Android 2.2 'Froyo' Adds Tethering And Hotspot Apps
Some unearthed screen shots of Android 2.2. Froyo reveal several new features that are set to debut on Google's smartphone platform. The two big ones are the ability to tether and create Wi-Fi hotspots on the go. Just how soon will Froyo arrive?
Some unearthed screen shots of Android 2.2. Froyo reveal several new features that are set to debut on Google's smartphone platform. The two big ones are the ability to tether and create Wi-Fi hotspots on the go. Just how soon will Froyo arrive?Google has an interesting collection of lawn ornaments in front of its headquarters. They are a cupcake, a donut, an eclair, and now also a sculpture of frozen yogurt. What does the appearance of this delight mean? It means Android 2.2 is going to be revealed in the very near future. Considering that Google's I/O Conference is being held in San Francisco next week, it's not a stretch to assume that Google will use I/O to show off Froyo.
TechCrunch was able to score a handful of screen shots of the new operating system. The screen shots show off two interesting new features.
The first feature is tethering. Tethering will allow users to connect their Android device to their laptop and share its data connection. A number of smartphones on the market in the U.S. already offer this feature, but it is interesting that Google has baked tethering into the OS itself.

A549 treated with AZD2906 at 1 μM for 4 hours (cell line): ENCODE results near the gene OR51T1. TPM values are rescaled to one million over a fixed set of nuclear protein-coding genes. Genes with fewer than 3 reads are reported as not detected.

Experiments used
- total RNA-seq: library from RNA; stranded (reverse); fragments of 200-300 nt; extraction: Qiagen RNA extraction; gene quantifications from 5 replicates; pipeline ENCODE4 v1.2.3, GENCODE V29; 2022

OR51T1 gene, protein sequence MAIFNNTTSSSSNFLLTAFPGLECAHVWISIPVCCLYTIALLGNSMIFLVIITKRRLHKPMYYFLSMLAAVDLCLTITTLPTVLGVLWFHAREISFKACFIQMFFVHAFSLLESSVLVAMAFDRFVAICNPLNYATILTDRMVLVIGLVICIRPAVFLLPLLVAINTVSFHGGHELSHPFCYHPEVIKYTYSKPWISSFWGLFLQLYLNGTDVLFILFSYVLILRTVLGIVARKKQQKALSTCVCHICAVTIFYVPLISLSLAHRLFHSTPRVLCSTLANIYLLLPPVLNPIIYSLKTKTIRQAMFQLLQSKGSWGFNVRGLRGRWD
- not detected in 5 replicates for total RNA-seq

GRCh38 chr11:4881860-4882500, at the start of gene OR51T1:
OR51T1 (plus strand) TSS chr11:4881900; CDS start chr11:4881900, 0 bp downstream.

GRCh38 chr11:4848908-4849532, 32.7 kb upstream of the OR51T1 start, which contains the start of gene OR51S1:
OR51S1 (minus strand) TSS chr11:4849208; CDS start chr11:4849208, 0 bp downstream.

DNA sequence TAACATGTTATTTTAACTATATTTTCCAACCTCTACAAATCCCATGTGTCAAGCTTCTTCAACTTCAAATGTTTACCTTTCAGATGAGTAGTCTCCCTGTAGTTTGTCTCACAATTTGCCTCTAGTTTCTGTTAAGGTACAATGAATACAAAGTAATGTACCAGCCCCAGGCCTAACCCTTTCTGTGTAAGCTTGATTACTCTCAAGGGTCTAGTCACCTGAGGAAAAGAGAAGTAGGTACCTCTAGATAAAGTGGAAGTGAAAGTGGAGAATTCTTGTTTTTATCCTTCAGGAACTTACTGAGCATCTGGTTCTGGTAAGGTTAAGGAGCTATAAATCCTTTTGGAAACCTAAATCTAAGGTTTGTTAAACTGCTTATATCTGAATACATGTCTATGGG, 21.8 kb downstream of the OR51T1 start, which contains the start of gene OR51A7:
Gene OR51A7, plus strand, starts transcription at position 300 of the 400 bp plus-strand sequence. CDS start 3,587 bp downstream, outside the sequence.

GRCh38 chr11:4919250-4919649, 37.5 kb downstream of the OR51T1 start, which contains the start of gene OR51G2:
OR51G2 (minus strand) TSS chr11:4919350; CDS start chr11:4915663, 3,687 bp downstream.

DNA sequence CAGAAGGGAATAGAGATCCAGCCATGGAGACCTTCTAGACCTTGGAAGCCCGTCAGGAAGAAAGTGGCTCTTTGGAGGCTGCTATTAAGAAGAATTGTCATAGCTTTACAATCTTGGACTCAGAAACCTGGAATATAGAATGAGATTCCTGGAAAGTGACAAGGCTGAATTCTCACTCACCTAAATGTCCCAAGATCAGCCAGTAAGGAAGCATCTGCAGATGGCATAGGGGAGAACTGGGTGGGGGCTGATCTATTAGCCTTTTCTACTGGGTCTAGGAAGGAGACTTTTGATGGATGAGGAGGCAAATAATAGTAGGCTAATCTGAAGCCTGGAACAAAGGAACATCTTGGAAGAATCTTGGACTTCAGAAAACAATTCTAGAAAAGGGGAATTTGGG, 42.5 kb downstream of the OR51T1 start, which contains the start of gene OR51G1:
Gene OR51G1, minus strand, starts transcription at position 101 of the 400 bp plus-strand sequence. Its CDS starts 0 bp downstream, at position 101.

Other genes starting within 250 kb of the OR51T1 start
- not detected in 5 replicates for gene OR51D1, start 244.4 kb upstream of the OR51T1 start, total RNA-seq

The second feature is a mobile Wi-Fi hotspot creator. A small handful of devices already offer this feature. Similar to tethering, it allows Wi-Fi equipped devices to share the smartphone's data connection -- only without the USB cable required for tethering. The Palm Pre Plus (through Verizon Wireless) offers this feature at no extra cost.
Both features bring up questions. Will end users have absolute control to add these features, or will it be up to the network operator to supply them through a full system software build? Even if they are present, can/will network operators control them or kill them? Tethering and Wi-Fi sharing will certainly encourage higher data usage. Often, carriers charge extra to use these features. Since we don't know how Android 2.2 will be distributed to devices -- or even if existing devices can upgrade at all -- we will have to wait for Google to explain.
InformationWeek Elite 100Our data shows these innovators using digital technology in two key areas: providing better products and cutting costs. Almost half of them expect to introduce a new IT-led product this year, and 46% are using technology to make business processes more efficient.
The UC Infrastructure TrapWorries about subpar networks tanking unified communications programs could be valid: Thirty-one percent of respondents have rolled capabilities out to less than 10% of users vs. 21% delivering UC to 76% or more. Is low uptake a result of strained infrastructures delivering poor performance?
Join us for a roundup of the top stories on InformationWeek.com for the week of December 14, 2014. Be here for the show and for the incredible Friday Afternoon Conversation that runs beside the program.